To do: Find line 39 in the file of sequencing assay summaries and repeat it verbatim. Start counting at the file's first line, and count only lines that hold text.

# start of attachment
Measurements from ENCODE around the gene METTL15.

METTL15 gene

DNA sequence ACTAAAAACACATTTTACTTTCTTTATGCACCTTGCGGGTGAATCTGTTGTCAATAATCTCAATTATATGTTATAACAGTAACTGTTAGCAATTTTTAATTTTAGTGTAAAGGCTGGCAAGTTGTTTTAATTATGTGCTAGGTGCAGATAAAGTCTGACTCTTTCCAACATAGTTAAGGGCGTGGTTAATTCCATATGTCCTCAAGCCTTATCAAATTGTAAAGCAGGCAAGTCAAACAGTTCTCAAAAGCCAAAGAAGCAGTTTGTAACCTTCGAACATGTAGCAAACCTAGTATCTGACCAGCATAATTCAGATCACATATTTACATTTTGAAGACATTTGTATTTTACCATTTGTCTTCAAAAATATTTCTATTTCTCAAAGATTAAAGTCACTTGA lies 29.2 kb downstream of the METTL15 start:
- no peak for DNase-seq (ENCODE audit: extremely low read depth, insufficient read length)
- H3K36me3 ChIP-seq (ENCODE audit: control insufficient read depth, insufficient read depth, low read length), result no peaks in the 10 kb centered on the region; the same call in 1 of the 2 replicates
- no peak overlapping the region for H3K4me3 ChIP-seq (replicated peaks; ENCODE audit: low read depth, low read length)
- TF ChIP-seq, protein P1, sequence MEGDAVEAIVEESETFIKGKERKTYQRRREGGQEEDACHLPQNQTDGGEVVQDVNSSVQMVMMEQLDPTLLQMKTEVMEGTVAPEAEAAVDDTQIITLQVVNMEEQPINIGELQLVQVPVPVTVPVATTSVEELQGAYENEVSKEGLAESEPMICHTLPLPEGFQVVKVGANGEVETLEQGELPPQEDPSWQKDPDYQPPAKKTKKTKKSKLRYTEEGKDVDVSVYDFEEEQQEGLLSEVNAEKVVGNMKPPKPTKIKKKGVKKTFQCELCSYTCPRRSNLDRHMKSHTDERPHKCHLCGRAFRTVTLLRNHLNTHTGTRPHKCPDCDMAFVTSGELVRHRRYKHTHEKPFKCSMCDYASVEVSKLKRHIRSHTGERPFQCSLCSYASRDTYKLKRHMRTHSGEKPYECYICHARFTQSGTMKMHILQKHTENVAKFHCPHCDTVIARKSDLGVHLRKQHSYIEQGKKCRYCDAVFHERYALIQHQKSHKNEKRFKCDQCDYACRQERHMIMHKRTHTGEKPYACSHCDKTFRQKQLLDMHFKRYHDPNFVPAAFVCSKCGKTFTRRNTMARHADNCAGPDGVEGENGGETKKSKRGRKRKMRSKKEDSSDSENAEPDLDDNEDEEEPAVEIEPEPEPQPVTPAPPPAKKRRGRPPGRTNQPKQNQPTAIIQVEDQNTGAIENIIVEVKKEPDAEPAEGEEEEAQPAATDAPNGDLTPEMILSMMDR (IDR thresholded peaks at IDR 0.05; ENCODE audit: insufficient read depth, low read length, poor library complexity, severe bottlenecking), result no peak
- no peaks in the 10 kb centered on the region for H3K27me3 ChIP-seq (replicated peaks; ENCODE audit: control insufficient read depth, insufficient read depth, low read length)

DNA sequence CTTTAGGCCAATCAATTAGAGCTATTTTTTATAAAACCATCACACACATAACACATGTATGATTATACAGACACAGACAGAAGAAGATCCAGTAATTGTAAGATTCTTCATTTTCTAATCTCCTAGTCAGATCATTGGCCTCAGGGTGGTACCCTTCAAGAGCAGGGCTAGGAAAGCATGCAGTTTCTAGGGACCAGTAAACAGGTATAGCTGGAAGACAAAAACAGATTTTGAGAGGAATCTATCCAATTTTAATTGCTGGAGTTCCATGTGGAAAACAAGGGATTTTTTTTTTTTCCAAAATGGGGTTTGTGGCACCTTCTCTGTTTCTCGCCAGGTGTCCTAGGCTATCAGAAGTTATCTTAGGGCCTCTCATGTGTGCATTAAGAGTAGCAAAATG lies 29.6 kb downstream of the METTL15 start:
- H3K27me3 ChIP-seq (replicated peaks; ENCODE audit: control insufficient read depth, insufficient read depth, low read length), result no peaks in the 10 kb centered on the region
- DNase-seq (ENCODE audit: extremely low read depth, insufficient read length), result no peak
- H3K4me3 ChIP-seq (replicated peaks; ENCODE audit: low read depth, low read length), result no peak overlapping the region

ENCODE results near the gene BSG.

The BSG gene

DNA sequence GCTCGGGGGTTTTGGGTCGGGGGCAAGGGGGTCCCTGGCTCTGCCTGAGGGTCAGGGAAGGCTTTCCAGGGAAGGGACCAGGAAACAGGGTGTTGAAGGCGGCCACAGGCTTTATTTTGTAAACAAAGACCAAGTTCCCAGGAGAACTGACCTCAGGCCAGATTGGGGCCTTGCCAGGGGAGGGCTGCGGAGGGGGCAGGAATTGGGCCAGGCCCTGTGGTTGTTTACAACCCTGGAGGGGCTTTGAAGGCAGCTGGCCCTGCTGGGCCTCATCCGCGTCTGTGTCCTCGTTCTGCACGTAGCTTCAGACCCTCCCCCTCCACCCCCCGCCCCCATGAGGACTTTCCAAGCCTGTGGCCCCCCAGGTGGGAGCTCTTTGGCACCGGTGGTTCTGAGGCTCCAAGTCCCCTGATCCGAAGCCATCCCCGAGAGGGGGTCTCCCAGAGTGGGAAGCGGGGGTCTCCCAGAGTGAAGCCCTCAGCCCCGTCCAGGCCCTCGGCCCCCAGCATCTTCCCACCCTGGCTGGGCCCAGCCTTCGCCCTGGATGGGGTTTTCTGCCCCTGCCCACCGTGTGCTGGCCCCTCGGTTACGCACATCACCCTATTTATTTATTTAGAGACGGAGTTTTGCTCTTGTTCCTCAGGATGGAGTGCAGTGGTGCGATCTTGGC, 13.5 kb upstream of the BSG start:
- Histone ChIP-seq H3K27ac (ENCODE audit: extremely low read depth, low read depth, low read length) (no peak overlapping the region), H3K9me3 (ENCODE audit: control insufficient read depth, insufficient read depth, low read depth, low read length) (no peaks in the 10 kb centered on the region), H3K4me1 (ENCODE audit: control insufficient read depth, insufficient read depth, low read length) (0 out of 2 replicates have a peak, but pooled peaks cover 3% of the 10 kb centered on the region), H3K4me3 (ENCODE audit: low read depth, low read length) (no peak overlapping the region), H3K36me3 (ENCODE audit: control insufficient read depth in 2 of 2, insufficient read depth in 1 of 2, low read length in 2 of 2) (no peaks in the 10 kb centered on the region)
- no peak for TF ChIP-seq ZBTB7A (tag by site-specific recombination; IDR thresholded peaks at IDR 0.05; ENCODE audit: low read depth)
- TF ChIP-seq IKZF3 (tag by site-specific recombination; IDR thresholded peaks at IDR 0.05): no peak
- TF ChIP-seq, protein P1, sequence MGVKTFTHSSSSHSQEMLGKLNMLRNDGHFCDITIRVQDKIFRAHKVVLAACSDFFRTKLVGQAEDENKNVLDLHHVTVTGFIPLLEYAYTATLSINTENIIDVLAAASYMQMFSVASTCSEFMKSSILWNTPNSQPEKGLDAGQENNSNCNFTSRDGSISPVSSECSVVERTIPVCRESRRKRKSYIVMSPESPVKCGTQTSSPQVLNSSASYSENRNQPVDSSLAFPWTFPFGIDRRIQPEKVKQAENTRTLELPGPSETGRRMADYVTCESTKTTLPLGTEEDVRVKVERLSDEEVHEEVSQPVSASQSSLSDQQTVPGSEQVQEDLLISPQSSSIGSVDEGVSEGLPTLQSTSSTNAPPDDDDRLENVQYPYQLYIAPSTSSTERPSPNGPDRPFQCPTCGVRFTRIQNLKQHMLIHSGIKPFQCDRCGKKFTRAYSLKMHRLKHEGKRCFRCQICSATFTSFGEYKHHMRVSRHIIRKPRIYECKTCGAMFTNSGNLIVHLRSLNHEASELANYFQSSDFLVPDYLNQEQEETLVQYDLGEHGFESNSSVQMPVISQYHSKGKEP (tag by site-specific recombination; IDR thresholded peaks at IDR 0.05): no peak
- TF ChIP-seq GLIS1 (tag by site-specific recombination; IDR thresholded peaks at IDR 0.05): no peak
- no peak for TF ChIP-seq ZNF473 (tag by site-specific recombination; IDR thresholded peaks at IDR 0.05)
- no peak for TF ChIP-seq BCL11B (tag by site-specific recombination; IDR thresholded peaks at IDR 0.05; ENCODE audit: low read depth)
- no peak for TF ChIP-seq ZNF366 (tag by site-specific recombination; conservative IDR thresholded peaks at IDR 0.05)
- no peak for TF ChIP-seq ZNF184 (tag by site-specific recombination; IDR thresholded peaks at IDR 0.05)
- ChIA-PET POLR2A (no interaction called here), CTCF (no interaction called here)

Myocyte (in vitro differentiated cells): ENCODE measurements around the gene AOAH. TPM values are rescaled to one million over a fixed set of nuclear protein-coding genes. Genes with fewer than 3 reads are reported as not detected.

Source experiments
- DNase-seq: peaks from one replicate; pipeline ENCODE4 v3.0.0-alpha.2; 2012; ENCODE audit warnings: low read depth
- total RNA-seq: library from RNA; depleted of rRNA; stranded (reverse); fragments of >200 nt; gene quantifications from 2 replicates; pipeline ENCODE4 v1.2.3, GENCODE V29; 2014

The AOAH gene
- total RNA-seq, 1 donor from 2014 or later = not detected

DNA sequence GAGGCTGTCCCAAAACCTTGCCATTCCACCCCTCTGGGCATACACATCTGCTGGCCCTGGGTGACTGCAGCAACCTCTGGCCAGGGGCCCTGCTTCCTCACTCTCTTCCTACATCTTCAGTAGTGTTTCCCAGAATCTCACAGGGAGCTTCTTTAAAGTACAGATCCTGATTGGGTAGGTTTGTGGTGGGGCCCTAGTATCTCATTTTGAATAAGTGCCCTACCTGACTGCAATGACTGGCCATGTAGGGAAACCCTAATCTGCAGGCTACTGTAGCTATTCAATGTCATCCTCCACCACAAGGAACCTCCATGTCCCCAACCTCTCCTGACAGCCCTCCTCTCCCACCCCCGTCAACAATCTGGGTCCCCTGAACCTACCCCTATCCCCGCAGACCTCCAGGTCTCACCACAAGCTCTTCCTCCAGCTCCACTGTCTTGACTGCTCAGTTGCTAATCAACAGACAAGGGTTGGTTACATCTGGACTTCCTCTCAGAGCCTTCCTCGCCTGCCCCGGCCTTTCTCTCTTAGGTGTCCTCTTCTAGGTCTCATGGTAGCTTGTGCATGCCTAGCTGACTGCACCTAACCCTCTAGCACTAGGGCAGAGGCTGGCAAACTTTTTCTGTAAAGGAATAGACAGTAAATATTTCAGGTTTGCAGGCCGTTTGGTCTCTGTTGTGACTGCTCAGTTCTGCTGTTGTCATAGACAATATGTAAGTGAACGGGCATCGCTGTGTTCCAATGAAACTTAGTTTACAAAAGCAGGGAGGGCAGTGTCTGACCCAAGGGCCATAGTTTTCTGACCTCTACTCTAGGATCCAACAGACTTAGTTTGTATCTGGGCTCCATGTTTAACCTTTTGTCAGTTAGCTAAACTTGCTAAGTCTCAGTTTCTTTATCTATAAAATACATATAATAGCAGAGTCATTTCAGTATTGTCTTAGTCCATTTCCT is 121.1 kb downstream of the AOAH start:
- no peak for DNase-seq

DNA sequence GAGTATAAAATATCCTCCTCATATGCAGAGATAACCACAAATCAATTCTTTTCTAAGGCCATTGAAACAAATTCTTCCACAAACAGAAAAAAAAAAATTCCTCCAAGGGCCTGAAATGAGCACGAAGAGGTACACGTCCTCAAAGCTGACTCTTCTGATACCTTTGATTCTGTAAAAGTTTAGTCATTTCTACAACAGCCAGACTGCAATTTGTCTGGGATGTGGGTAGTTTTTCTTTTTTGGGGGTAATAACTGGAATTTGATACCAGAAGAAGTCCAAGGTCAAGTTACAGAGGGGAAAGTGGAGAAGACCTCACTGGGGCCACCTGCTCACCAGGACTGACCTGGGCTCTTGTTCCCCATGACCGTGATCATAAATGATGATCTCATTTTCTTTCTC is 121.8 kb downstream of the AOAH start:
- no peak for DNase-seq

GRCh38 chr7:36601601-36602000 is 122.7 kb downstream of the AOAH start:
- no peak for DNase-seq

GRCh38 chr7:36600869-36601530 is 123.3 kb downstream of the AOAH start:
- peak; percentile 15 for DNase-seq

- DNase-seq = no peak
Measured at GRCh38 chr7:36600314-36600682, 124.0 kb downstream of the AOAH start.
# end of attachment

- peak; percentile 15 for DNase-seq